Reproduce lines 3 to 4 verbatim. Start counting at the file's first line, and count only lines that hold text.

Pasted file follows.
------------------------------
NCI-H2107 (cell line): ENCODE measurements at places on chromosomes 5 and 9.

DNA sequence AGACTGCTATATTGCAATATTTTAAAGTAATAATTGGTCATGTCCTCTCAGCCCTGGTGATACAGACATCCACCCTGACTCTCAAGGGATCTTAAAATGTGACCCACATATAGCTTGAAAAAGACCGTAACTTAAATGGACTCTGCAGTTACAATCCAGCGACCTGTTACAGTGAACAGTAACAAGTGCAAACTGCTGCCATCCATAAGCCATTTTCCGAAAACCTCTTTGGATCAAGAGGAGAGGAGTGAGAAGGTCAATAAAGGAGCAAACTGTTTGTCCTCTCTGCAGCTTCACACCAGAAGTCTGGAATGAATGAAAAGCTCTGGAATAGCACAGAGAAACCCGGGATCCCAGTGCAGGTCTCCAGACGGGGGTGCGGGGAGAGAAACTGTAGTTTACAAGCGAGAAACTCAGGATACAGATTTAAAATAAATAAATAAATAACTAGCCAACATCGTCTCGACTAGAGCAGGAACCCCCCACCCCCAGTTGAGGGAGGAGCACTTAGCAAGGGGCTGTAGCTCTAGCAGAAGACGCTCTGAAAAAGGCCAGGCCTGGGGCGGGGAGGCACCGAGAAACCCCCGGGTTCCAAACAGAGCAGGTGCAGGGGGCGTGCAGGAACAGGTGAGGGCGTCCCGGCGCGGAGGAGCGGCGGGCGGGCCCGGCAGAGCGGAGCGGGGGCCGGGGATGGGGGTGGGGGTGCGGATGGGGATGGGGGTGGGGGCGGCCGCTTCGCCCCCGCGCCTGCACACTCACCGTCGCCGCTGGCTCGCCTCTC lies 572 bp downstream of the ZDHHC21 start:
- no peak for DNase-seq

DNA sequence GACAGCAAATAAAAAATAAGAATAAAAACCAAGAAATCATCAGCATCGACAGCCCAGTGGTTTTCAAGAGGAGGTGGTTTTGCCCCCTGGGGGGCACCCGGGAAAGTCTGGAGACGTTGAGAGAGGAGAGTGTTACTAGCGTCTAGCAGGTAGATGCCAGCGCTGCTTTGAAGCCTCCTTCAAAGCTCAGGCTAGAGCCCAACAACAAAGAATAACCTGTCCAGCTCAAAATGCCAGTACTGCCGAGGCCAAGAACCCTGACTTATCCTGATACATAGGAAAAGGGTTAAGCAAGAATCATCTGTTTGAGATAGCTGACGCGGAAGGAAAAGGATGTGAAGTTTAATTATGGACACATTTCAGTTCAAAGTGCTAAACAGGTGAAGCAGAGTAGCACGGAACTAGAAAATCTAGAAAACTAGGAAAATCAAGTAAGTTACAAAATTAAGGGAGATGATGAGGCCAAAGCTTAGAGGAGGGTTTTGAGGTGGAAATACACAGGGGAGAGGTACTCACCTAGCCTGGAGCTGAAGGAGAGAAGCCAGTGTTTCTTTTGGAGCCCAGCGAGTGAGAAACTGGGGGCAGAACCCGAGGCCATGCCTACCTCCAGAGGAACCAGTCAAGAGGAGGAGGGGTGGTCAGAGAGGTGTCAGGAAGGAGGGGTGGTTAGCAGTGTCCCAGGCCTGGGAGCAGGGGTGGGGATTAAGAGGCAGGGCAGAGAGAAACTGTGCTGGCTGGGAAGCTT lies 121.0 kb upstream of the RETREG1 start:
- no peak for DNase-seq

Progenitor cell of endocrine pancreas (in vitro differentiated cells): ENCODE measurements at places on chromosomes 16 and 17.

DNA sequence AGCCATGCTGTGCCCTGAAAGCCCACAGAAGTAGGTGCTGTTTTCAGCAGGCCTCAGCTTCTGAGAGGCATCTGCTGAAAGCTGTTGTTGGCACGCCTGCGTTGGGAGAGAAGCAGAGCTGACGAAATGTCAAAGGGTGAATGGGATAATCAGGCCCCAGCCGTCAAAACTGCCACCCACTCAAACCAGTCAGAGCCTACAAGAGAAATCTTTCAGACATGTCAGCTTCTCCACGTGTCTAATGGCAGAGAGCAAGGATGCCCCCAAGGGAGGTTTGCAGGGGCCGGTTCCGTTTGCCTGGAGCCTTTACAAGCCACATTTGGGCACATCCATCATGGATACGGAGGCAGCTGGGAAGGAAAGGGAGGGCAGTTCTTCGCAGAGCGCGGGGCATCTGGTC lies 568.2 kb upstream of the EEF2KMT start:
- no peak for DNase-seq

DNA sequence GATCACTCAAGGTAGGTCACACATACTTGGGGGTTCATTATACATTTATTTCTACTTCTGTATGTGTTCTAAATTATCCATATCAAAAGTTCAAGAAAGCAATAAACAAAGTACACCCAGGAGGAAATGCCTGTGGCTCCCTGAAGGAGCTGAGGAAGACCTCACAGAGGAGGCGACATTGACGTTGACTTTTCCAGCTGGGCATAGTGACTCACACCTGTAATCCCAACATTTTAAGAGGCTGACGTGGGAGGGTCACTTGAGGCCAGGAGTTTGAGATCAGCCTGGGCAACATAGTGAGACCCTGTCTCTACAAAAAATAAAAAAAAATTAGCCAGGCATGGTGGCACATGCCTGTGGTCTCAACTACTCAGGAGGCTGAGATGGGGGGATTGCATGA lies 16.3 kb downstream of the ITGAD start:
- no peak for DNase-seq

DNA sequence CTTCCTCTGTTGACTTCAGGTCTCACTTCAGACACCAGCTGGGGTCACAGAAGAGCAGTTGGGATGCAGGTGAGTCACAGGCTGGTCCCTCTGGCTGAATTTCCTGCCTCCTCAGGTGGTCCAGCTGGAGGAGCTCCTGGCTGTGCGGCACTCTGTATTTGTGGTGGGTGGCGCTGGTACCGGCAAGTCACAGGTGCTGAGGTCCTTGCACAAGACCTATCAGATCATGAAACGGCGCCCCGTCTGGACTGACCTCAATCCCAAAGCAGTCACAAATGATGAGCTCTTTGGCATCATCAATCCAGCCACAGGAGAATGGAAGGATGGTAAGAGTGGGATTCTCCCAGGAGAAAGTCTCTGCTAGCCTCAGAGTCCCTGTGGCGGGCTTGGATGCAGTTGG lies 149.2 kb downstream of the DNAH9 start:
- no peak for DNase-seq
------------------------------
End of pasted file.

- no peak for DNase-seq

DNA sequence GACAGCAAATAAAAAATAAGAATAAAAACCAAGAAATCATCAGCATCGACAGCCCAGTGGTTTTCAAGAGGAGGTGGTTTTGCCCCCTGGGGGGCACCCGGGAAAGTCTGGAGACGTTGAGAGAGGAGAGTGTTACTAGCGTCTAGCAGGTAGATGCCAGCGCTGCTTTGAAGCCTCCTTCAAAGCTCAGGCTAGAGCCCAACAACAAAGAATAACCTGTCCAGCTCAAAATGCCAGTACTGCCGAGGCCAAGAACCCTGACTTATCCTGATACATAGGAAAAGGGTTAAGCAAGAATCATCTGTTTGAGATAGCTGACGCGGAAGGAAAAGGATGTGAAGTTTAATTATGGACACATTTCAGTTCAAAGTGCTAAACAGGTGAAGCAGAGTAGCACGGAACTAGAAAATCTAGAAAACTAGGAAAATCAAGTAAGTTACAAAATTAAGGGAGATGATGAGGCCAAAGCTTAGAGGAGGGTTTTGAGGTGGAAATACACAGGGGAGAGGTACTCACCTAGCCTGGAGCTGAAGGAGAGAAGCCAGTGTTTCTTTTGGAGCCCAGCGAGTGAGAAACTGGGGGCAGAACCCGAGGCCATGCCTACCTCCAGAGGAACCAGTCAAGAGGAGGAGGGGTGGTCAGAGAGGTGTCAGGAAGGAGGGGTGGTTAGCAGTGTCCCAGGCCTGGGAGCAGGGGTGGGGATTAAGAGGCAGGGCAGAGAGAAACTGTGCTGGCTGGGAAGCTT lies 121.0 kb upstream of the RETREG1 start: